6. Kathy Cannings & Claude Montmarquette, 1991. "Managerial momentum: A simultaneous model of the career progress of male and female managers," Industrial and Labor Relations Review, ILR Review, Cornell University, ILR School, vol. 44(2), pages 212-228, January.
  7. Stephen B. Jarrell & T. D. Stanley, 2004. "Declining Bias and Gender Wage Discrimination? A Meta-Regression Analysis," Journal of Human Resources, University of Wisconsin Press, vol. 39(3).
  8. Claudia Goldin & Cecilia Rouse, 1997. "Orchestrating Impartiality: The Impact of "Blind" Auditions on Female Musicians," NBER Working Papers 5903, National Bureau of Economic Research, Inc.
  9. Alan Manning & Joanna Swaffield, 2005. "The gender gap in early career wage growth," LSE Research Online Documents on Economics, London School of Economics and Political Science, LSE Library 19883, London School of Economics and Political Science, LSE Library.
  10. Marianne Bertrand & Kevin F. Hallock, 2001. "The Gender gap in top corporate jobs," Industrial and Labor Relations Review, ILR Review, Cornell University, ILR School, vol. 55(1), pages 3-21, October.
  11. John T. Addison & Mário Centeno & Pedro Portugal, 2004. "Reservation Wages, Search Duration, and Accepted Wages in Europe," Working Papers, Banco de Portugal, Economics and Research Department w200413, Banco de Portugal, Economics and Research Department.
  12. Kunze, Astrid, 2005. "The evolution of the gender wage gap," Labour Economics, Elsevier, Elsevier, vol. 12(1), pages 73-97, February.
  13. Joseph G. Altonji & Rebecca M. Blank, . "Race and Gender in the Labor Market," IPR working papers, Institute for Policy Resarch at Northwestern University 98-18, Institute for Policy Resarch at Northwestern University.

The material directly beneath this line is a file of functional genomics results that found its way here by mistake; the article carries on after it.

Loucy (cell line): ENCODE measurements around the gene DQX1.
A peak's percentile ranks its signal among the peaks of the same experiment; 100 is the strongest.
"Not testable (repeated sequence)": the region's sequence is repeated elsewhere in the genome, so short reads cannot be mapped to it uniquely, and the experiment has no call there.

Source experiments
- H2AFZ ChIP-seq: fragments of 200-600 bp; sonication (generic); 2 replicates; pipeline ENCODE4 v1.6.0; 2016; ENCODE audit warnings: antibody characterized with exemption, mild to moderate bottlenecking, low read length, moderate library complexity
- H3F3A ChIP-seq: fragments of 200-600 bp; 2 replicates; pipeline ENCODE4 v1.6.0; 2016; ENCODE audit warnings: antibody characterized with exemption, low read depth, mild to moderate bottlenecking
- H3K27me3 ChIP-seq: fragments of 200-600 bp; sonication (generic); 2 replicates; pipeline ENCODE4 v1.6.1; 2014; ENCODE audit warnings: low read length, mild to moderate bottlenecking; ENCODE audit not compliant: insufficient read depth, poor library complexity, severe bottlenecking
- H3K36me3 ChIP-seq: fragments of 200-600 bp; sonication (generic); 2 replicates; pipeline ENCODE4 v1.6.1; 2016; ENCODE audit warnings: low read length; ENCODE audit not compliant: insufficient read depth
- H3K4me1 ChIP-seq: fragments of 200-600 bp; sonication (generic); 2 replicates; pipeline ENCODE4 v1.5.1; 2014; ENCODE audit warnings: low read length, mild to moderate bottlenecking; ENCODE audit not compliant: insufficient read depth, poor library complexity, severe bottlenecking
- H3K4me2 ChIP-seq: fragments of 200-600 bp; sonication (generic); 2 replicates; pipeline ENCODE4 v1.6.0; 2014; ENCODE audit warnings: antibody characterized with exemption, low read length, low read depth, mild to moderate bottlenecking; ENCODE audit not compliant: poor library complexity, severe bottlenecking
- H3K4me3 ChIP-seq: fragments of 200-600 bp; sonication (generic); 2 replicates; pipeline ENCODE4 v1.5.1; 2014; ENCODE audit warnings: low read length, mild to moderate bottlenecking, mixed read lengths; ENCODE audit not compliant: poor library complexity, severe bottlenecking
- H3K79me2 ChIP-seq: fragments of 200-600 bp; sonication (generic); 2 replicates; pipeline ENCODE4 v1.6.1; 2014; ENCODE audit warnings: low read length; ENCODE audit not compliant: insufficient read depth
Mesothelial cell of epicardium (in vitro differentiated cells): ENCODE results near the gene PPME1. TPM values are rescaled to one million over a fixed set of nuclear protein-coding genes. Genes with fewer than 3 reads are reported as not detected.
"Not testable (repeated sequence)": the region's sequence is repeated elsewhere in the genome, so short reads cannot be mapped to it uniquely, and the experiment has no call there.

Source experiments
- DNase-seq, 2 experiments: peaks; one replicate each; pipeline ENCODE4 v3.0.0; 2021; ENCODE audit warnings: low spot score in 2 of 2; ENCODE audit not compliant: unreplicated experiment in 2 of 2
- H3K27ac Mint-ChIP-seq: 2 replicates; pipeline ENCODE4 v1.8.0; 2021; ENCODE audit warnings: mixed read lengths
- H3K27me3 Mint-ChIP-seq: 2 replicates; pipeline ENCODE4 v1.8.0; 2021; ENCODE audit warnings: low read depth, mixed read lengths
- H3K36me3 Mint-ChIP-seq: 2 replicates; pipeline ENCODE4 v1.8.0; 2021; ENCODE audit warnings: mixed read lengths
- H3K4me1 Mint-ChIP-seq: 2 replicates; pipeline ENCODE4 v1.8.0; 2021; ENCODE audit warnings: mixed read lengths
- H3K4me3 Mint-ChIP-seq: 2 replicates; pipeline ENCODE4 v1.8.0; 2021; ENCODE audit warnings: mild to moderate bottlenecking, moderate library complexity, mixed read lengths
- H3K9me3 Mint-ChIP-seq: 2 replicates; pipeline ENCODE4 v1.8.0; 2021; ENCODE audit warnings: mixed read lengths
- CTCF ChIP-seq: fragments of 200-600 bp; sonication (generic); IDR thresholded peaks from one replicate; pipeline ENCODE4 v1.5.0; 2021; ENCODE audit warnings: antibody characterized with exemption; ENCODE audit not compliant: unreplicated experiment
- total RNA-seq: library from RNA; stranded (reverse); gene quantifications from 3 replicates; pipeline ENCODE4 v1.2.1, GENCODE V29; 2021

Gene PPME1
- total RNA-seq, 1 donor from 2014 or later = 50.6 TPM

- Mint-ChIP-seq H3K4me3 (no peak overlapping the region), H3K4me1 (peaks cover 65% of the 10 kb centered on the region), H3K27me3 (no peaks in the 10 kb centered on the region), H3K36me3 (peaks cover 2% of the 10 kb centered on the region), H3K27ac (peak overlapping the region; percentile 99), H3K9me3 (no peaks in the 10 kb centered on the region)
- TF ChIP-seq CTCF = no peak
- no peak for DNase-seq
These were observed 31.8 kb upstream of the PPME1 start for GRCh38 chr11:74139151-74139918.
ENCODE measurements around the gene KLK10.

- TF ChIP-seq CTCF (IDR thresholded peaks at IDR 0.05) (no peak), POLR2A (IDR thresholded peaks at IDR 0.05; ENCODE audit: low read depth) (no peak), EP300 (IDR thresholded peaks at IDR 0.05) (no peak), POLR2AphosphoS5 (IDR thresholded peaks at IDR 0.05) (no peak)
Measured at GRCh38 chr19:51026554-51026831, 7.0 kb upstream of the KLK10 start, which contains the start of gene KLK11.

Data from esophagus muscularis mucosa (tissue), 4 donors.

14. Sónia Torres & Pedro Portugal & John T. Addison & Paulo Guimarães, 2013. "The sources of wage variation: a three-way high-dimensional fixed effects regression model," Working Papers, Banco de Portugal, Economics and Research Department w201309, Banco de Portugal, Economics and Research Department.
  15. Xin Meng & Dominique Meurs, 2004. "The gender earnings gap: effects of institutions and firms--a comparative study of French and Australian private firms," Oxford Economic Papers, Oxford University Press, vol. 56(2), pages 189-208, April.
  16. William J. Carrington & Kenneth R. Troske, 1998. "Sex segregation in U.S. manufacturing," Industrial and Labor Relations Review, ILR Review, Cornell University, ILR School, vol. 51(3), pages 445-464, April.
  17. Baldwin, Marjorie L & Butler, Richard J & Johnson, William G, 2001. "A Hierarchical Theory of Occupational Segregation and Wage Discrimination," Economic Inquiry, Western Economic Association International, Western Economic Association International, vol. 39(1), pages 94-110, January.
  18. T.D. Stanley & Stephen B. Jarrell, 1998. "Gender Wage Discrimination Bias? A Meta-Regression Analysis," Journal of Human Resources, University of Wisconsin Press, vol. 33(4), pages 947-973.
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Cited by:
  1. Card, David & Cardoso, Ana Rute & Kline, Patrick, 2013. "Bargaining and the Gender Wage Gap: A Direct Assessment," IZA Discussion Papers 7592, Institute for the Study of Labor (IZA).